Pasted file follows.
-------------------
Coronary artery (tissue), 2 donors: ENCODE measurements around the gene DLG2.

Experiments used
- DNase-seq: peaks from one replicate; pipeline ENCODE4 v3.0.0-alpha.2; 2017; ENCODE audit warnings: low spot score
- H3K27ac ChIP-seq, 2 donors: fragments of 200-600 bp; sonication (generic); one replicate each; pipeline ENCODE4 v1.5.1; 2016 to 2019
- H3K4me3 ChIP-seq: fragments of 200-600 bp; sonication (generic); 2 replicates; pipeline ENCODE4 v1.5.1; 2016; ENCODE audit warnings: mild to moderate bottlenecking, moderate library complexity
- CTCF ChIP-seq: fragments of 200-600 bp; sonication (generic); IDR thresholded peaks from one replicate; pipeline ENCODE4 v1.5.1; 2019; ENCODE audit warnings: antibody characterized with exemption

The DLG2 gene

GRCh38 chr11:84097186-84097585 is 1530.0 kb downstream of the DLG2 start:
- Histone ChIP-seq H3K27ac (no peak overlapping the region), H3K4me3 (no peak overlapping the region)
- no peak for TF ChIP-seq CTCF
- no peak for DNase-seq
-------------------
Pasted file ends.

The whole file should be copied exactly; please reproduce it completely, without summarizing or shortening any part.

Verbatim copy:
Coronary artery (tissue), 2 donors: ENCODE measurements around the gene DLG2.

Experiments used
- DNase-seq: peaks from one replicate; pipeline ENCODE4 v3.0.0-alpha.2; 2017; ENCODE audit warnings: low spot score
- H3K27ac ChIP-seq, 2 donors: fragments of 200-600 bp; sonication (generic); one replicate each; pipeline ENCODE4 v1.5.1; 2016 to 2019
- H3K4me3 ChIP-seq: fragments of 200-600 bp; sonication (generic); 2 replicates; pipeline ENCODE4 v1.5.1; 2016; ENCODE audit warnings: mild to moderate bottlenecking, moderate library complexity
- CTCF ChIP-seq: fragments of 200-600 bp; sonication (generic); IDR thresholded peaks from one replicate; pipeline ENCODE4 v1.5.1; 2019; ENCODE audit warnings: antibody characterized with exemption

The DLG2 gene

GRCh38 chr11:84097186-84097585 is 1530.0 kb downstream of the DLG2 start:
- Histone ChIP-seq H3K27ac (no peak overlapping the region), H3K4me3 (no peak overlapping the region)
- no peak for TF ChIP-seq CTCF
- no peak for DNase-seq